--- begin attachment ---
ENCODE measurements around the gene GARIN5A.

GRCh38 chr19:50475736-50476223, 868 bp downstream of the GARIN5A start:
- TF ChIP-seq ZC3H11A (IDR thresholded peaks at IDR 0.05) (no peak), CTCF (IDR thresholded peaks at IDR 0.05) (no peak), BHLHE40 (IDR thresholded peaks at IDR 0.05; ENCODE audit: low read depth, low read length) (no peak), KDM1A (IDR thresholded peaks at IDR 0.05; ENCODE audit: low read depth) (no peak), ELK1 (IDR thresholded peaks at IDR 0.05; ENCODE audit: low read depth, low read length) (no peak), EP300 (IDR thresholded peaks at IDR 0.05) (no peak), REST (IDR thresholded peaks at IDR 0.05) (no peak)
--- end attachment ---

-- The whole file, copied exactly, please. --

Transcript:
ENCODE measurements around the gene GARIN5A.

GRCh38 chr19:50475736-50476223, 868 bp downstream of the GARIN5A start:
- TF ChIP-seq ZC3H11A (IDR thresholded peaks at IDR 0.05) (no peak), CTCF (IDR thresholded peaks at IDR 0.05) (no peak), BHLHE40 (IDR thresholded peaks at IDR 0.05; ENCODE audit: low read depth, low read length) (no peak), KDM1A (IDR thresholded peaks at IDR 0.05; ENCODE audit: low read depth) (no peak), ELK1 (IDR thresholded peaks at IDR 0.05; ENCODE audit: low read depth, low read length) (no peak), EP300 (IDR thresholded peaks at IDR 0.05) (no peak), REST (IDR thresholded peaks at IDR 0.05) (no peak)